Who gave any UGC or its compliant colleges the right to claim that they alone can define what it means to be an MBA in India, or any academic achievement for that matter? Especially glaring on the author’s part here is the missing out of that inconvenient little detail that the best ranked institutions in the world that were referred to in the article, do not obey any centralized agency’s diktats; they are autonomous, and they are successful precisely because they are autonomous, precisely because they can design their curriculum and everything related on their own. All (or most! Enlighten me if I’m wrong) of the best colleges in the world don’t depend on any “UGC” for their legitimacy. Their programmes and their alumni create their legitimacy. Word of mouth, reputation emerging from the success of alumni and proof in the pudding hold higher value on the international higher education scene than any centralized government agency’s stamp of approval.

    In light of such a global reality, our attack on IIPM without even bothering to examine and compare their actual programmes with those of the hundreds of pathetic colleges that the UGC has given its stamp of approval to, smacks of hypocrisy.
    Forget about IIPM themselves : I have no clue about their actual programmes and if they’re just empty pretenders and really lying through their noses to rip off students, then so be their fate.

    But learning is universal. The UGC does not hold monopoly over how learning, especially higher education, happens. How will we now treat the many emerging educational experiments that are trying to give a fundamentally different kind of higher education to the youth entering their gates? If an autonomous institution imparting valuable education to the youth coming to it, is not even trying to win any UGC’s stamp of approval, will we then ruthlessly attack them also as being FAKE? Will be label them also as FALTU (if you haven’t seen the movie then please do)? Will we blame them for failing to “win” a recognition from that they have never even bothered trying to win? I am especially alarmed by the apparent assertion of this article that any institution to emerge in the future which is not ratified by UGC, is automatically going to be Fake.

    This nation’s history reminds us of a rich moment of this sort. Around 1920, following a call from Gandhi, several intellectuals and students all over the country walked out of the British-certified institutions and started autonomous independent colleges, like the famous Gujrat Vidyapith in Ahmedabad. They started teaching without bothering to beg for anybody’s stamp of approval. And they taught better, fundamentally better, than the mainstream colleges of that time. They nurtured and shaped many of the minds who would go on to co-create an Independent India. Today they may be acknowledged by our governments, but back then they were precisely the “Fake” institutions we’re being warned against. What if they too had been chastised with the ferocity being leveled at “unapproved” institutions today?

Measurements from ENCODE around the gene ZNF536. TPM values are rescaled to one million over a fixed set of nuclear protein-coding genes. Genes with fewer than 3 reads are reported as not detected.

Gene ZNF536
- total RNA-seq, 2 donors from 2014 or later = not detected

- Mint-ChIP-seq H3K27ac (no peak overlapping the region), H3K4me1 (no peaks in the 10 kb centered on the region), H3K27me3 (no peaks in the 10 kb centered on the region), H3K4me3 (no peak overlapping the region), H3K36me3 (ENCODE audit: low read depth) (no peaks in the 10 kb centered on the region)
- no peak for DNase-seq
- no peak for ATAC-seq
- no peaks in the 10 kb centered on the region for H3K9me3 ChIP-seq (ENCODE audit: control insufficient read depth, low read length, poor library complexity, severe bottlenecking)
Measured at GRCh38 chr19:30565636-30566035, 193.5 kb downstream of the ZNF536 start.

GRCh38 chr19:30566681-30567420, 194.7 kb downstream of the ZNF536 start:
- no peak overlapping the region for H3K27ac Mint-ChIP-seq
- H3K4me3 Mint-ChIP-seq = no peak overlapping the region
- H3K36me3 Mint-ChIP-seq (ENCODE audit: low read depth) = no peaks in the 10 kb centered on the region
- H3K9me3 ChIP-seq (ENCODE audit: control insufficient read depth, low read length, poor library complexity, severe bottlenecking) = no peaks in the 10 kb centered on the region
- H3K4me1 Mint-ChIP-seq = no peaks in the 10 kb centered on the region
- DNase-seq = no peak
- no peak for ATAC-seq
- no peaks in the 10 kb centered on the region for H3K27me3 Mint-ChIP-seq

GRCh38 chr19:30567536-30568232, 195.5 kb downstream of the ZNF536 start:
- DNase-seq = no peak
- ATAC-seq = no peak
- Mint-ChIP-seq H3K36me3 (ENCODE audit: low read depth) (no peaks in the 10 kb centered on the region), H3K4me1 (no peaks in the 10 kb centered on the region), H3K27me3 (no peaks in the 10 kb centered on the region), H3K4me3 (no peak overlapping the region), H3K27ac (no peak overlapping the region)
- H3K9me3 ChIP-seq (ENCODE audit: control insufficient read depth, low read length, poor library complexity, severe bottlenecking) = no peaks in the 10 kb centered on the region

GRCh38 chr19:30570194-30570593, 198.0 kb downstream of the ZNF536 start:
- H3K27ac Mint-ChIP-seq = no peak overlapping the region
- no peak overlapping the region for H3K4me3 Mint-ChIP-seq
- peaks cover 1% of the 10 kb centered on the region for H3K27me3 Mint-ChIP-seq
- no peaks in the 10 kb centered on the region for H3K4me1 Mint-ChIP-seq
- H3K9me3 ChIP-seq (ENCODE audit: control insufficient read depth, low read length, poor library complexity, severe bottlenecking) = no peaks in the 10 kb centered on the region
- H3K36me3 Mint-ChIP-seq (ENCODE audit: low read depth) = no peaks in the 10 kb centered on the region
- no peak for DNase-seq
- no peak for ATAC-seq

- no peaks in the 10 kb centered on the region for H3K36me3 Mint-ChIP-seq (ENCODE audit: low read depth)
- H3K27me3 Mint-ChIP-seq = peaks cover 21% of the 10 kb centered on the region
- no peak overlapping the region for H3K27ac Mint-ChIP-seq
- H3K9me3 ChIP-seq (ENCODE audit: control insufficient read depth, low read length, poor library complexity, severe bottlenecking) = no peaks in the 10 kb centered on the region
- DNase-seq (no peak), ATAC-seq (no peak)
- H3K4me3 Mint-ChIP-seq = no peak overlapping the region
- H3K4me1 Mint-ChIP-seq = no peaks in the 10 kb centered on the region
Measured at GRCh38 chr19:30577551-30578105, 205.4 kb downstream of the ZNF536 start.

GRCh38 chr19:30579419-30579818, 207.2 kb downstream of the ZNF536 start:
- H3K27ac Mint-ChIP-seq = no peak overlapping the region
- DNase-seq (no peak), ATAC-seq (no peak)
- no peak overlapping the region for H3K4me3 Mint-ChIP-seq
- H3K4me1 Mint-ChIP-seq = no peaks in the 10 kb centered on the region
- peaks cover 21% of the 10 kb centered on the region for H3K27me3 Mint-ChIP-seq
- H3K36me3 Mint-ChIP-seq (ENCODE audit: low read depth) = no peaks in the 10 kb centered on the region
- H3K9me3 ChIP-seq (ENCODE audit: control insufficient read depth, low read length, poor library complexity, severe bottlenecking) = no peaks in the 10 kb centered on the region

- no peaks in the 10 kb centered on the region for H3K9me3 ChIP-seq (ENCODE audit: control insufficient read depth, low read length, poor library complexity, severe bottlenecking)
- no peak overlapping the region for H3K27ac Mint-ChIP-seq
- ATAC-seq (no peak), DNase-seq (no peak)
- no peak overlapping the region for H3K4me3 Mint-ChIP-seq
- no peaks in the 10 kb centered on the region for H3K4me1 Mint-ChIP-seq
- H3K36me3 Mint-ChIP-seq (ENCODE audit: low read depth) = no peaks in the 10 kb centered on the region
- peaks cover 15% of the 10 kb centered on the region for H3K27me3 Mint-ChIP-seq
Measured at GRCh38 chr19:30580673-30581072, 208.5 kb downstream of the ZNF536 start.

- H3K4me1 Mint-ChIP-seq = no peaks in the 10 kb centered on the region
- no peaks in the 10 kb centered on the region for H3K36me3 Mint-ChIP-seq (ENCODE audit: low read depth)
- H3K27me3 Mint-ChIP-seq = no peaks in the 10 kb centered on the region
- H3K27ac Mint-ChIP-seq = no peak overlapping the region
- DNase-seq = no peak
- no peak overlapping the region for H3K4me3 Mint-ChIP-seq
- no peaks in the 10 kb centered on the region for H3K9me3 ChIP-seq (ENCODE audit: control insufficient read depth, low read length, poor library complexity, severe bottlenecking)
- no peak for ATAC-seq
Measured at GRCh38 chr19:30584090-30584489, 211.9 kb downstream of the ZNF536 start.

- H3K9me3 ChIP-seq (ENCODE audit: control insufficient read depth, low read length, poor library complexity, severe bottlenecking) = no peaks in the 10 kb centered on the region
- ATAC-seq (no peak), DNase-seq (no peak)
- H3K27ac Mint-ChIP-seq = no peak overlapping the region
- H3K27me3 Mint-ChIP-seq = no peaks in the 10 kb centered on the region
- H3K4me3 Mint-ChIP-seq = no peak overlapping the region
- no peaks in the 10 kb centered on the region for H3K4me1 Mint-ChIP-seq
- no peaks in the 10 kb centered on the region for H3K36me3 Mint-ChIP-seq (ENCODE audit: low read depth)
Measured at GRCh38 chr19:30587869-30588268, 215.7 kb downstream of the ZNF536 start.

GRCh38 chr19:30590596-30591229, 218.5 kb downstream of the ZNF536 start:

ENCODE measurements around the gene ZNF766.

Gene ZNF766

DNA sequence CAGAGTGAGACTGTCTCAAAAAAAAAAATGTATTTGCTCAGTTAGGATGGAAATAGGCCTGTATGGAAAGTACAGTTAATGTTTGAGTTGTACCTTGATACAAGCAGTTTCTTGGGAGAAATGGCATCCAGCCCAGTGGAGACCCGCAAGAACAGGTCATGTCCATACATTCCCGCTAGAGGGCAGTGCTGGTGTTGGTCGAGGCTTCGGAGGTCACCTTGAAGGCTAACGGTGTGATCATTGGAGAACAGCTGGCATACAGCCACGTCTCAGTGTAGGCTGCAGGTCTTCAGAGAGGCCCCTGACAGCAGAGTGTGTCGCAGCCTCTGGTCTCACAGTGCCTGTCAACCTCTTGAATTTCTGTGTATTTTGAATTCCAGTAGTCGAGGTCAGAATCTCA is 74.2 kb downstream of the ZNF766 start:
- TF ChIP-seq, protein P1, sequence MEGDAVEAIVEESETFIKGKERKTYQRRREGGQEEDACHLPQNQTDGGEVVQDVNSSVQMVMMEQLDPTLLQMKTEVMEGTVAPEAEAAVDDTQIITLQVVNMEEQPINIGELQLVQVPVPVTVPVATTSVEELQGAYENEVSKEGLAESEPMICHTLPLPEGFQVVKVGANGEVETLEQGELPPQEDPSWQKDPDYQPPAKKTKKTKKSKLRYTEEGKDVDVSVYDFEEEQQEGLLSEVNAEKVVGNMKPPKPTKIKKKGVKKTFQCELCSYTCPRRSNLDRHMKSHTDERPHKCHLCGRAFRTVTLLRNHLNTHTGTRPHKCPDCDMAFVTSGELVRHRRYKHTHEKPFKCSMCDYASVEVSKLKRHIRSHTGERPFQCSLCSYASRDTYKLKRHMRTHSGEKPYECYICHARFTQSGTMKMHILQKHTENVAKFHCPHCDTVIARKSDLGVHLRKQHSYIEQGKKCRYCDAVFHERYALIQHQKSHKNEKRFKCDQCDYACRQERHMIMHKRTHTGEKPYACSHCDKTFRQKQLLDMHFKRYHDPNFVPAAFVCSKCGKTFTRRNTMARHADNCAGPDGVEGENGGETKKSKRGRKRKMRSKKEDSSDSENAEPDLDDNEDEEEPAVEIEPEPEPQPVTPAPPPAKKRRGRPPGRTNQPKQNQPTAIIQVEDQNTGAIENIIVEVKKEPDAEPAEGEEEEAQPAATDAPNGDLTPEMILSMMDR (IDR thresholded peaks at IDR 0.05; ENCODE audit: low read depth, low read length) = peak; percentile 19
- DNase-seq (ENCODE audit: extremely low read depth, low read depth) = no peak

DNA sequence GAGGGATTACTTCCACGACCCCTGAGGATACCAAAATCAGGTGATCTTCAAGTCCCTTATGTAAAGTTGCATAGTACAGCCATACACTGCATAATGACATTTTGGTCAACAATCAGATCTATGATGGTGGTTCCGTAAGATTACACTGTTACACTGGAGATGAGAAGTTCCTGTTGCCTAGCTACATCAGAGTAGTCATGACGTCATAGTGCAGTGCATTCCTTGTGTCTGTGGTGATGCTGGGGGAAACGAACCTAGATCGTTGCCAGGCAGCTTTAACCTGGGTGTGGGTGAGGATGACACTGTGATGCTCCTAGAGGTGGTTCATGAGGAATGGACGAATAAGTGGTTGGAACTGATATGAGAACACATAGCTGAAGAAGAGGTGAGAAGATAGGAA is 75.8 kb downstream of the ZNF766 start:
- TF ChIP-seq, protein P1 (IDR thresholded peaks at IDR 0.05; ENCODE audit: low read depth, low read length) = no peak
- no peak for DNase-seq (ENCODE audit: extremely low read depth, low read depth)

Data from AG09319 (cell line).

Look at the higher education scenario in India today. Most of our graduates come out not only learning nothing of value to prospective employers; their ordeal renders them incapable of even the most basic entrepreneurship. And citizenry? Forget it! If you’re worried that an IIPM operating without UGC approval will fleece students, then look around you : there are thousands of colleges happily fleecing the youth of this country with full UGC approval! The UGC and bodies like it have royally screwed up higher education in India. To continue valuing its holy stamp of approval over and above facts on the ground, is only going to take Indian education sector ever lower down the tube. Perhaps it’s really time to think beyond the UGC, to take a clean, honest look at what really makes the most successful colleges in the world, and to listen again to Gandhi’s call for educating what needs to be educated without waiting for any problematic certifying agency’s stamp of approval.

    1. Vibhor

      What a fantastic and brilliant riposte to the article! Astounding metaphors and examples to put your point across. I love the UGC analysis too. Thanks for being brave enough to call a spade a spade. Disclosure: I am an IIPM student at Delhi, joined the institute “after” the High Court Order, am kind of okay with the teaching, and not intending to put any point across out here. But just couldn’t resist commenting here.

  3. sonu

    as i saw,indian news comprising 60% of the total on this site. i m feeling popular :).